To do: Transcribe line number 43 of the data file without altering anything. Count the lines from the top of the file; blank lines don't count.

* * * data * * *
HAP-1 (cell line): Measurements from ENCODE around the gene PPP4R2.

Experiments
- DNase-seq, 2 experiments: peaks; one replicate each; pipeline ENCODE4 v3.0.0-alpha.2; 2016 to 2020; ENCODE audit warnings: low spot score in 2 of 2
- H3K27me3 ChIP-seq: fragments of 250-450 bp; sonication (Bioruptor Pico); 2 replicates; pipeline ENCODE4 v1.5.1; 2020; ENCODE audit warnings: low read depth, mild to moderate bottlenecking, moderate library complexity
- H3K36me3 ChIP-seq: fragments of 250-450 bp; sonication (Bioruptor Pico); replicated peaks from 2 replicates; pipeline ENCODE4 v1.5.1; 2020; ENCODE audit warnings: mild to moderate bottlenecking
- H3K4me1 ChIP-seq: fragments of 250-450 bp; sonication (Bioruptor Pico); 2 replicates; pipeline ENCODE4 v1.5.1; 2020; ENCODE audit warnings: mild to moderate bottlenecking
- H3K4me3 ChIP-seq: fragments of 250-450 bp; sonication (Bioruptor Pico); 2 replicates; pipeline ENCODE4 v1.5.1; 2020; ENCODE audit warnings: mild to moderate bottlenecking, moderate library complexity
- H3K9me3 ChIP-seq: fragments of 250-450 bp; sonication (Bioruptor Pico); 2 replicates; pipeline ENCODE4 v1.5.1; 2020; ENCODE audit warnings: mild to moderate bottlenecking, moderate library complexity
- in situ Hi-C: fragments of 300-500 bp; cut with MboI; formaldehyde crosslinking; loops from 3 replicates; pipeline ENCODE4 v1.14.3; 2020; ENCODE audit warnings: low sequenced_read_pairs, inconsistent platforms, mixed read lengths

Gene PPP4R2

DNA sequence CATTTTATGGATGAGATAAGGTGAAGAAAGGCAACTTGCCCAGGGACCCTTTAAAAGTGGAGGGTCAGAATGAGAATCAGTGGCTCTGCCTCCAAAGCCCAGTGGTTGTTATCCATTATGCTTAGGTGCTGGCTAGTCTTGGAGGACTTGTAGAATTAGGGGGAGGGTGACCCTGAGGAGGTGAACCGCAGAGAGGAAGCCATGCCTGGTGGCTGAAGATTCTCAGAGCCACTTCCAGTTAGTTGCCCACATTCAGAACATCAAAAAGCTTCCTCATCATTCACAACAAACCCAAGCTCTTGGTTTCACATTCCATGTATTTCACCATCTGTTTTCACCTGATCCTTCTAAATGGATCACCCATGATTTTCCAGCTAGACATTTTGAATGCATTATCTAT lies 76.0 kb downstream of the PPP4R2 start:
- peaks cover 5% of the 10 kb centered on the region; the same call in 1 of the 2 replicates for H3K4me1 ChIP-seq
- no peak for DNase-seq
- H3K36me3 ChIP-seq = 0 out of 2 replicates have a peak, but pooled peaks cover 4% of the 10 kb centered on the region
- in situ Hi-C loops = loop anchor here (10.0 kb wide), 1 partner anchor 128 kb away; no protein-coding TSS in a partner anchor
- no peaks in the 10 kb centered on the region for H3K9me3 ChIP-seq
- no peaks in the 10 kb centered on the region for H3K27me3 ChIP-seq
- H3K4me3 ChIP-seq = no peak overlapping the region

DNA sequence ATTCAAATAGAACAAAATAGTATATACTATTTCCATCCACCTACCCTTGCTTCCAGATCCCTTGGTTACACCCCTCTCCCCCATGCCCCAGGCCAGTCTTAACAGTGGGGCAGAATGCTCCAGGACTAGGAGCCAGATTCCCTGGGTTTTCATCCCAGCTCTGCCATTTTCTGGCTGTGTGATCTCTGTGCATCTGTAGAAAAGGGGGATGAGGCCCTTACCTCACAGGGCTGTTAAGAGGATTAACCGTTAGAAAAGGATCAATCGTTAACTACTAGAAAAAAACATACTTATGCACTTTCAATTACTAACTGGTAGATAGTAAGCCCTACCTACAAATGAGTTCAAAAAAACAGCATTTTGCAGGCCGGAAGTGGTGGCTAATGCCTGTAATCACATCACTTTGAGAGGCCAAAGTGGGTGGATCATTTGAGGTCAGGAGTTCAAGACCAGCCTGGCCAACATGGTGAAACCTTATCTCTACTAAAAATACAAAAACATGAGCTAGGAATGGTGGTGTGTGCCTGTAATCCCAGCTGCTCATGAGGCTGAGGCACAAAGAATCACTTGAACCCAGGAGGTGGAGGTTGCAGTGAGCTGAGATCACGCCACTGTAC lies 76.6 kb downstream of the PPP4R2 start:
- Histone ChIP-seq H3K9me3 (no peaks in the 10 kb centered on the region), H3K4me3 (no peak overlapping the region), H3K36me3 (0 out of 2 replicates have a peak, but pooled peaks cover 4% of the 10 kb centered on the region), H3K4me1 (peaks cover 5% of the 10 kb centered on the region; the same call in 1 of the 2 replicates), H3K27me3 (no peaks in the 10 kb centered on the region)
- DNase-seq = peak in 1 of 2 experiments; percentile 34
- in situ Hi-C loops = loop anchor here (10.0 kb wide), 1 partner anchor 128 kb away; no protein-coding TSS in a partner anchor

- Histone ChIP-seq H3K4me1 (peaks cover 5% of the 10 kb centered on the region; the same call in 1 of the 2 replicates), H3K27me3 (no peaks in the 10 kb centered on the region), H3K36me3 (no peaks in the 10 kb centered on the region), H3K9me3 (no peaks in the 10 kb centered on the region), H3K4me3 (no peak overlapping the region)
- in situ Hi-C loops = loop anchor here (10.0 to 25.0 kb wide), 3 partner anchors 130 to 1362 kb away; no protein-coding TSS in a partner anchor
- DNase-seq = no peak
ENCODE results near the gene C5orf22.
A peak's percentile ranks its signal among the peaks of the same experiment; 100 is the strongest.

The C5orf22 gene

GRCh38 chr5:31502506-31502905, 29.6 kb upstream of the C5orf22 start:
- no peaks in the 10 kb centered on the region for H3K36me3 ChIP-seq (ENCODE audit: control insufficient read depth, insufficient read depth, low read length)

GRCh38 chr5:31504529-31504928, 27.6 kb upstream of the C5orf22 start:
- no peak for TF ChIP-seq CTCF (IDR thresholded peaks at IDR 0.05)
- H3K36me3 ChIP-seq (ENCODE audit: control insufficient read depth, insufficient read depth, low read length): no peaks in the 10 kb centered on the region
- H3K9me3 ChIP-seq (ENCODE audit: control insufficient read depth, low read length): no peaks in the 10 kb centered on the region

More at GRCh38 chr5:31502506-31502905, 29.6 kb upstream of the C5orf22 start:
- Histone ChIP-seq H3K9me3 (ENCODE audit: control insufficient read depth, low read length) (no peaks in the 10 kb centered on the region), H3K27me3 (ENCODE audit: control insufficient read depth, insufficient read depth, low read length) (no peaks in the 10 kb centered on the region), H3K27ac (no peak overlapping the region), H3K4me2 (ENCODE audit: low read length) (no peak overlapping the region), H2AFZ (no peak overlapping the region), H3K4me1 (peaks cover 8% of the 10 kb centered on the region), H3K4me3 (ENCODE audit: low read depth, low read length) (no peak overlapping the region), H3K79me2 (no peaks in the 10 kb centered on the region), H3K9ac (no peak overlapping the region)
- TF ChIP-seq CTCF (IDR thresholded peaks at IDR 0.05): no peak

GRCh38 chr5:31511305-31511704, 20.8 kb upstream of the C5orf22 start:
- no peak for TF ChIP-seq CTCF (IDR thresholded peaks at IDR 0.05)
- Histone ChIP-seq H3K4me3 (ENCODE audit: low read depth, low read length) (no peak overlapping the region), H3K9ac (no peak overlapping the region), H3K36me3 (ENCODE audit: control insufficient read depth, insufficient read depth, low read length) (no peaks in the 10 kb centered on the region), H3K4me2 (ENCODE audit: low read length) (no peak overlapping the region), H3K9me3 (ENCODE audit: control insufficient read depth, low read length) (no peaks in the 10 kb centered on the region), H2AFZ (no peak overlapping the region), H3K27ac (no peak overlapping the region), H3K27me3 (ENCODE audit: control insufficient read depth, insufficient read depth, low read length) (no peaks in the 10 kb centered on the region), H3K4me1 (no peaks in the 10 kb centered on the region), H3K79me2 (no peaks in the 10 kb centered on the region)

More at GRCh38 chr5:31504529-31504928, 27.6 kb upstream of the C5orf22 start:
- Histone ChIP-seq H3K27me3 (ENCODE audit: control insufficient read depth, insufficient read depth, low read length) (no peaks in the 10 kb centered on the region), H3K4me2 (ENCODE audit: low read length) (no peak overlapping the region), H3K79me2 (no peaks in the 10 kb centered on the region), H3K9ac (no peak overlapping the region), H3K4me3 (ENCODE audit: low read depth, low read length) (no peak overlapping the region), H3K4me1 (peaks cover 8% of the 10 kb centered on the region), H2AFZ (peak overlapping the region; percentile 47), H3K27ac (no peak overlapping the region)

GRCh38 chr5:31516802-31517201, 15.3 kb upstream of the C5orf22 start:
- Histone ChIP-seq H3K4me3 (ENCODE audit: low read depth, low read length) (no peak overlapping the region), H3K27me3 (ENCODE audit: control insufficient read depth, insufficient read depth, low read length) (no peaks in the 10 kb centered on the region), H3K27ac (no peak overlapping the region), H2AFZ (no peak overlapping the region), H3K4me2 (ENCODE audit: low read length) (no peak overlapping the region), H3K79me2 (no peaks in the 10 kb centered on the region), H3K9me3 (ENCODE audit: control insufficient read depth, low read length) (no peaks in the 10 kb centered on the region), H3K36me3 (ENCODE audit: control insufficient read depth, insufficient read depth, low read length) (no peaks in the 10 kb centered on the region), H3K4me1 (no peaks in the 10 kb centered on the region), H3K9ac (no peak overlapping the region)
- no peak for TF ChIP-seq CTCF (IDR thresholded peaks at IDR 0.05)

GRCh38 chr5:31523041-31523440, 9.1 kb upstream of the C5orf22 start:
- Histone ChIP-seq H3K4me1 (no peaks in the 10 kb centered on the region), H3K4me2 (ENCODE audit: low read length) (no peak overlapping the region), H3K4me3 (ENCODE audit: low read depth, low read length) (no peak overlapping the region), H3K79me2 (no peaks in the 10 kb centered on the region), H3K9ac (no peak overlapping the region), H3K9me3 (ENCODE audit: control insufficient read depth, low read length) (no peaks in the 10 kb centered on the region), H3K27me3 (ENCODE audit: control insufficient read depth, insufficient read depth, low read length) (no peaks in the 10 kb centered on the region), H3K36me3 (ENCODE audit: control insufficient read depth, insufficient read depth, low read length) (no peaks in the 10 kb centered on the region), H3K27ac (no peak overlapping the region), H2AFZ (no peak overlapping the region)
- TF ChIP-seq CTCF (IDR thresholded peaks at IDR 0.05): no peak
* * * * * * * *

GRCh38 chr5:31516802-31517201, 15.3 kb upstream of the C5orf22 start: